Am Rev Respir Dis. 1982 Apr;125(4):392-5.
Hypnosis for exercise-induced asthma.
Ben-Zvi Z, Spohn WA, Young SH, Kattan M.

Hypnosis has been used for many years in the treatment of asthma, but studies of its usefulness have been controversial. We assessed the efficacy of hypnosis in attenuating exercise-induced asthma (EIA) in 10 stable asthmatics. The subjects ran on a treadmill while mouth breathing for 6 min on 5 different days. Pulmonary mechanics were measured before and after each challenge. Two control exercise challenges resulted in a
reproducible decrease in forced expiratory volume in one second (FEV1). On 2 other days, saline or cromolyn by nebulization was given in a double-blind manner with the suggestion that these agents would prevent EIA. Hypnosis prior to exercise resulted in a 15.9% decrease in FEV1 compared with a 31.8% decrease on the control days (p less than 0.001). Pretreatment with cromolyn resulted in a 7.6% decrease in FEV1. We conclude that hypnosis can alter the magnitude of a pathophysiologic process, namely, the bronchospasm after exercise in patients with asthma.


Med J Aust. 1975 Jun 21;1(25):776-81.
Which asthmatic patients should be treated by hypnotherapy?
Collison DR.

Certain patients with bronchial asthma can benefit, often greatly, from hypnotherapy. This report is based on a retrospective analysis of 121 asthmatic patients who were treated by hypnotherapy. Hypnotic techniques and treatment procedure are described. Of the total number, 21% had an excellent response to treatment, becoming completely free from asthma and requiring no drug therapy. A further 33% had a good response, with worthwhile decrease in frequency and severity of the attacks of asthma, or a decrease in drug requirements. About half of the 46% who had a poor response had a marked subjective improvement in general well-being. Statistical evaluation of the six variables (age, sex, result, trance depth, psychological factors and severity of the asthma) confirmed the clinical impression that the ability to go into a deep trance (closely associated with the youthfulness of the subject) gives the best possibility of improvement, especially if there are significant aetiological psychological factors present and the asthma is not severe. Subjective improvement inwell-being and outlook is a potential outcome at all age levels, independent of severity of the illness or entranceability of the patient.


Schweiz Med Wochenschr Suppl. 1994;62:67-76.
Hypnosis and the allergic response.
Wyler-Harper J, Bircher AJ, Langewitz W, Kiss A.
Dermatologische Universitatsklinik, Kantonsspital Basel.

In recent years our knowledge of the immune system and the pathogenesis of immune disorders has increased. There has been much research on the complex connections between the psyche, the central nervous system and the immune system and the effect of mood on disease processes. This paper reviews the evidence on the effects of hypnosis on the allergic skin test reaction, on allergies, particularly respiratory allergies and hayfever, and on bronchial hyperreactivity and asthma. Hypnosis, which is generally regarded as an altered state of consciousness associated with concentration, relaxation and imagination, and amongst other characteristics an enhanced responsiveness to suggestion, has long been thought to be effective in the amelioration of various bodily disorders. It has seemed that the state of hypnosis is capable of a bridging or mediating function in the supposed dualism between mind and body. There has been great variation in the experimental and clinical procedures such as type of hypnotic intervention employed, the training of subjects and the timing of the intervention. Also, variability in the type of allergen used and its mode of application is evident. But despite these limitations, many of the studies have shown a link between the use of hypnosis and a changed response to an allergic stimulus or to a lessened bronchial hyperreactivity. There is as yet no clear explanation for the effectiveness of hypnosis, but there is some evidence for an influence on the neurovascular component of the allergic response.


Pediatrics. 2001 Feb;107(2):E21.
Self-hypnosis for management of chronic dyspnea in pediatric patients.
Anbar RD. anbarr@mail.upstate.edu
Department of Pediatrics, State University of New York Upstate Medical University, Syracuse, New York 13210, USA.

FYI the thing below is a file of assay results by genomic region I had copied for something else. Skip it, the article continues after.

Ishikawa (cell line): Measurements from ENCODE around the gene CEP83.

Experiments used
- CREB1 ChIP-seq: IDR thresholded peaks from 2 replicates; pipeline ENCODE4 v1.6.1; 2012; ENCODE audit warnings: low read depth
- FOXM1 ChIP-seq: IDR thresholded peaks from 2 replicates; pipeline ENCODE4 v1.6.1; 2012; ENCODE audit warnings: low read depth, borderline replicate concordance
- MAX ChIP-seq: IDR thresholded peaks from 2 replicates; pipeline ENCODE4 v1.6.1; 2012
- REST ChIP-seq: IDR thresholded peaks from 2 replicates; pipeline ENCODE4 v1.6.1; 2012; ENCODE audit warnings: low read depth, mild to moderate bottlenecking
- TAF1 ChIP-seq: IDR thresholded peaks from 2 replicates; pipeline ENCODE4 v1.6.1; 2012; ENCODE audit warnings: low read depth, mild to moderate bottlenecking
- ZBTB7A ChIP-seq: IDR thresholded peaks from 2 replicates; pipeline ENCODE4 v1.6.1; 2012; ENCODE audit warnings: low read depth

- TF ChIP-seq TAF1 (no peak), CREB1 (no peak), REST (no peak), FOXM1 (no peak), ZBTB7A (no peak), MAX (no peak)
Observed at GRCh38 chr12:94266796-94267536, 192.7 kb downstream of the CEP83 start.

INTRODUCTION: Hypnotherapy can be useful in the management of anxiety, discomfort, and psychosomatic symptoms, all of which may contribute to a complaint of dyspnea. Therefore, instruction in self-hypnosis was offered to 17 children and adolescents with chronic dyspnea, which had not resolved despite medical therapy, and who were documented to have normal lung function at rest. This report documents the result of this intervention. METHODS: A retrospective chart review identified all patients followed by a single pediatric pulmonologist (R.D.A.), with a chief complaint of chronic dyspnea from April 1998 through December 1999. These patients had been evaluated and treated for medical diseases according to their history, physical examination, and laboratory investigations. The pulmonologist offered to teach self-hypnosis to all of these patients, who comprise the cohort in this report. Chronic dyspnea was defined as recurrent difficulty breathing or shortness of breath at rest or with exertion, which had existed for at least 1 month in patients who had not suffered within a month from an acute pulmonary illness. The pulmonologist was trained in hypnosis through his attendance at three 20-hour workshops. Hypnosis was taught to individual patients in 1 or two 15- to 45-minute sessions. Patients were taught hypnotic self-induction techniques and imagery to achieve relaxation. Additionally, imagery relating to dyspnea was developed by coaching patients to change their imagined lung appearance from a dyspneic to a healthy state. Patients were encouraged to practice self-hypnosis regularly and to use lung imagery to eliminate dyspnea if it occurred. RESULTS: Seventeen patients (13 males and 4 females) with chronic dyspnea were documented to have normal pulmonary function at rest. Their mean age was 13.4 years (range: 8-18 years). Twelve of the 17 previously were diagnosed with other conditions, such as allergies, asthma, and gastroesophageal reflux. Fifteen of the 17 manifested at least 1 other symptom associated with their dyspnea, including an anxious appearance (4 patients); chest tightness or pain (5); cough (4); wheeze (3); difficulty with inspiration (2); hyperventilation (1); inspiratory noise, such as stridor, gasping, rasping, or squeak (8); dizziness (1); feeling something is stuck in the throat (2); parasthesias (4); and tachycardia (3). Of the 17 patients, 2 complained of dyspnea at rest only, 13 complained of dyspnea with activity only, and 2 complained of dyspnea both at rest and with activity. Nine patients reported that they frequently needed to discontinue their physical activity because of dyspnea. The mean duration of their dyspnea before learning self-hypnosis was 2 years (range: 1 month to 5 years). The dyspnea was of <6 months duration for 4 of the patients. For 9 of the 17 patients a potential psychosocial association with their dyspnea was identified: 3 developed symptoms at school only; 2 with exercise during competitive races only; 3 after a major disagreement between their parents; and 1 developed symptoms each time his family moved to a new neighborhood. Before presentation, 7 of the 17 patients received chronic inhaled antiinflammatory therapy, and 3 were using inhaled albuterol, as needed. All 17 patients had normal physical examinations, with the exception of healed scars on the chest and abdomen of 1 patient, a repaired cleft palate in 1 patient, and rhinitis in another. Four of the 17 underwent pulmonary function testing before and after exercise, 6 had chest radiographs, and 3 had electrocardiograms. All of these tests were normal. A patient with a history of psychogenic cough declined to learn self-hypnosis. Thirteen of the remaining 16 patients were taught to use self-hypnosis in 1 session. A second session was provided to 3 patients within 2 months. Thirteen of the 16 patients reported their dyspnea and any associated symptoms had resolved within 1 month of their final hypnosis instruction session. Eleven believed that resolution of their dyspnea was attributable to hypnosis, because their symptoms cleared immediately after they received hypnosis instruction (5 patients) or with its regular use (6). Two did not attribute resolution of dyspnea to hypnosis because they did not use it at home. The remaining 3 reported that their dyspnea had improved. Patients were followed for a mean 9 months (range: 2-15 months) after their final hypnosis session. Ten of the 16 regularly used self-hypnosis at home for at least 1 month after the final hypnosis session. There was no recurrence of dyspnea, associated symptoms, or onset of new symptoms in patients in whom the dyspnea resolved. Under supervision of the pediatric pulmonologist, 2 of 7 patients discontinued their chronic antiinflammatory therapy when they became asymptomatic after hypnosis. Subsequently, their pulmonary function remained normal. (ABSTRACT TRUNCATED)